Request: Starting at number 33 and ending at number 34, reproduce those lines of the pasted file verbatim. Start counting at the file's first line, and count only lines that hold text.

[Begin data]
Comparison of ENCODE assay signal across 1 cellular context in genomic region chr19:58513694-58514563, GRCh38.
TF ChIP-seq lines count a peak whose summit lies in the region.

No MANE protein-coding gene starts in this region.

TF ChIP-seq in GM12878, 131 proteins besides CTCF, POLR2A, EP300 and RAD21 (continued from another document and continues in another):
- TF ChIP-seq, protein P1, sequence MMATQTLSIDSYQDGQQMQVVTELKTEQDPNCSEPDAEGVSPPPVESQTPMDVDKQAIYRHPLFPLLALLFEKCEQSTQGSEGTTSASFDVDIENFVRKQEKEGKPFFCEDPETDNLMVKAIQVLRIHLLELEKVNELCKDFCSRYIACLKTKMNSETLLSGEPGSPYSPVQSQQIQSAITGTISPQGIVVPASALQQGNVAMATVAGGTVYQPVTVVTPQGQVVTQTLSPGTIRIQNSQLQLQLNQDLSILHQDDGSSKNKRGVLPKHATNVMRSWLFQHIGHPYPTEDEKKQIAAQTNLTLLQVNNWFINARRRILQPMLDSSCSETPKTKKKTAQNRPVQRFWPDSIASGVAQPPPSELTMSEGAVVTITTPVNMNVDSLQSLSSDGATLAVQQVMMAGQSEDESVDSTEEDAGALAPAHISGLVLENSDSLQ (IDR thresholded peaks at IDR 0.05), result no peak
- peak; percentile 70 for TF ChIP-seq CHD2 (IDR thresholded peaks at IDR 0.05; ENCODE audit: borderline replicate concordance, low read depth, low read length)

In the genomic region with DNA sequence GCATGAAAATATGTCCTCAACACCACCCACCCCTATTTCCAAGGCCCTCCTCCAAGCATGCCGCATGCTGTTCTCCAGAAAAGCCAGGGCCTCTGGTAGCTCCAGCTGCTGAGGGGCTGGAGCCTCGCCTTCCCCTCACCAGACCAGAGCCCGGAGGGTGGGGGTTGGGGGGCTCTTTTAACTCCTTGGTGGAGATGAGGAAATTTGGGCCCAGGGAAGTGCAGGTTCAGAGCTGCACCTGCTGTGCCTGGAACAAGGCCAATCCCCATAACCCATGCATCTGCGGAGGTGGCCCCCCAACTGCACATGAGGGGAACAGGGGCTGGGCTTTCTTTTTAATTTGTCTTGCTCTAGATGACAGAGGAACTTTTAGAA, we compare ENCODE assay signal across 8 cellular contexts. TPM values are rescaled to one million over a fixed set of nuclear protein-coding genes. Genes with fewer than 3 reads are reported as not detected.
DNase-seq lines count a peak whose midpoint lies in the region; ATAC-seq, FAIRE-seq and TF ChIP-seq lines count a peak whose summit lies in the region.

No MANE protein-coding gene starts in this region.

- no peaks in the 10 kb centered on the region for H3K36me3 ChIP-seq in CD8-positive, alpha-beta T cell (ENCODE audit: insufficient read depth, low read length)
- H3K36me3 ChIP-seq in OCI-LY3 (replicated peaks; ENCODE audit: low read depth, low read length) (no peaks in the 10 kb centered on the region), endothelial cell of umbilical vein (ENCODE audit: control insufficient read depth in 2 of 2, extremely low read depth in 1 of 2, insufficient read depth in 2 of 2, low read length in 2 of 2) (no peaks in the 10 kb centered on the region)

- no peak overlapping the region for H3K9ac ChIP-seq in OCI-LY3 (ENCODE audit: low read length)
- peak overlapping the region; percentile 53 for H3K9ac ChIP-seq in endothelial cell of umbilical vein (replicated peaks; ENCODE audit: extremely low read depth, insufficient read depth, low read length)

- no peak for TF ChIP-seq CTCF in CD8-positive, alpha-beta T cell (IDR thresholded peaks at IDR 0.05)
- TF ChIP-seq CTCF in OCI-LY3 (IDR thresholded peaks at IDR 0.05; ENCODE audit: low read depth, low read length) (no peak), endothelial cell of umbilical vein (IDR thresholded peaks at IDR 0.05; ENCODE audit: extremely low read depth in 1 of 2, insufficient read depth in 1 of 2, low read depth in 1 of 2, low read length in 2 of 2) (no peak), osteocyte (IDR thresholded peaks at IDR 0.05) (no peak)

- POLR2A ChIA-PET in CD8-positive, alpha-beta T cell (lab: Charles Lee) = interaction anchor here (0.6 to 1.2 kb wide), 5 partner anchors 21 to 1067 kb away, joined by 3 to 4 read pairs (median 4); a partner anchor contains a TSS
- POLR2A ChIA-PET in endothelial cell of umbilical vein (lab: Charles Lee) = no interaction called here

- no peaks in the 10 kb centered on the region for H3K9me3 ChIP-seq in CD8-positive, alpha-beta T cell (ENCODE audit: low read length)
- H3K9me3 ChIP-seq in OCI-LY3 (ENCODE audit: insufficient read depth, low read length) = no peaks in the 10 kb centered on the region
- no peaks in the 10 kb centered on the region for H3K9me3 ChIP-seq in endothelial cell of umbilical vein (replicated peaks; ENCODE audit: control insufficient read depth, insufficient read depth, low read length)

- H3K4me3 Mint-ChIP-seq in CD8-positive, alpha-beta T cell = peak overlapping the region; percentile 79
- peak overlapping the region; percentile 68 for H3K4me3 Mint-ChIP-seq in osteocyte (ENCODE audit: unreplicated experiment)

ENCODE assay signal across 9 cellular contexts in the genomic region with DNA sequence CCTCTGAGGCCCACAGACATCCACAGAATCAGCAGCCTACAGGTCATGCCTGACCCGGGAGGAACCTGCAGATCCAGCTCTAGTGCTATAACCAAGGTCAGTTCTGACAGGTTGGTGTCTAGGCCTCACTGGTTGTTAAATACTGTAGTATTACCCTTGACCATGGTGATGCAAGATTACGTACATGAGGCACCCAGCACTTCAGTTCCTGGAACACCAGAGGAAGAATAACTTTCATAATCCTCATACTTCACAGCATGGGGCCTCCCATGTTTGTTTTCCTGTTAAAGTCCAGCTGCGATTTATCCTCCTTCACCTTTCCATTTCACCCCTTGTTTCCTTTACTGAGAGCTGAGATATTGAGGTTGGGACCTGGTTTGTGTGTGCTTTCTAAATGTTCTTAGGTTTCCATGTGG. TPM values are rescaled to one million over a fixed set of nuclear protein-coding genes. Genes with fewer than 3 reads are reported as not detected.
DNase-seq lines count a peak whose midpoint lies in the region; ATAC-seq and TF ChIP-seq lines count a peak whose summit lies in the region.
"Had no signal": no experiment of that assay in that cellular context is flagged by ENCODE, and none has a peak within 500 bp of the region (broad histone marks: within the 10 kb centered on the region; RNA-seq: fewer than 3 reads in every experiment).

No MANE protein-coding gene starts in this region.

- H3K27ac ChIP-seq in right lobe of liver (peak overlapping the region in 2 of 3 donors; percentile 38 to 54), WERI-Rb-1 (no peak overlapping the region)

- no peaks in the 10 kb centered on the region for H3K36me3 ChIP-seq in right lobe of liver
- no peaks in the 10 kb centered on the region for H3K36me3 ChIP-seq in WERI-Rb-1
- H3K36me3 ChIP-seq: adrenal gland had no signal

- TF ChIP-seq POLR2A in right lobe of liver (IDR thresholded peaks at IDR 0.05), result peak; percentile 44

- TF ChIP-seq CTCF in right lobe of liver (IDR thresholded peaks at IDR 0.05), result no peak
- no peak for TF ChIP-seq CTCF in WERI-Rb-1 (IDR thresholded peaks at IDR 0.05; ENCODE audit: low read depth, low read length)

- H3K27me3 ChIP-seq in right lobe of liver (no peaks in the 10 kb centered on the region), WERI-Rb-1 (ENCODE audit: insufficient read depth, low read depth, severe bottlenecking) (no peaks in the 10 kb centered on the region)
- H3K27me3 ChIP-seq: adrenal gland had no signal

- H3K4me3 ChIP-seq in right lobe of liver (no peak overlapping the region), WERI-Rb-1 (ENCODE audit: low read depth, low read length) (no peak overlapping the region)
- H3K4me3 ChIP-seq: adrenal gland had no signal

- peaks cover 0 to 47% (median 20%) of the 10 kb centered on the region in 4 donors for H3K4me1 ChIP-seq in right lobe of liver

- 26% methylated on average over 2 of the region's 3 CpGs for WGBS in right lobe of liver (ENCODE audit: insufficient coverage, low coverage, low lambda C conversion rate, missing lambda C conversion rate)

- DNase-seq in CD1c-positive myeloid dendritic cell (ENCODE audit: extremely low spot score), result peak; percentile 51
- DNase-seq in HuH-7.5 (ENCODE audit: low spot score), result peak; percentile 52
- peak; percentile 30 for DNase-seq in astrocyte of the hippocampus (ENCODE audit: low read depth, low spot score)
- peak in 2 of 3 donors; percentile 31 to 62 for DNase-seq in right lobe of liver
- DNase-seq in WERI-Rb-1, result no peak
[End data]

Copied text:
- no peak for TF ChIP-seq CTCF in WERI-Rb-1 (IDR thresholded peaks at IDR 0.05; ENCODE audit: low read depth, low read length)

- H3K27me3 ChIP-seq in right lobe of liver (no peaks in the 10 kb centered on the region), WERI-Rb-1 (ENCODE audit: insufficient read depth, low read depth, severe bottlenecking) (no peaks in the 10 kb centered on the region)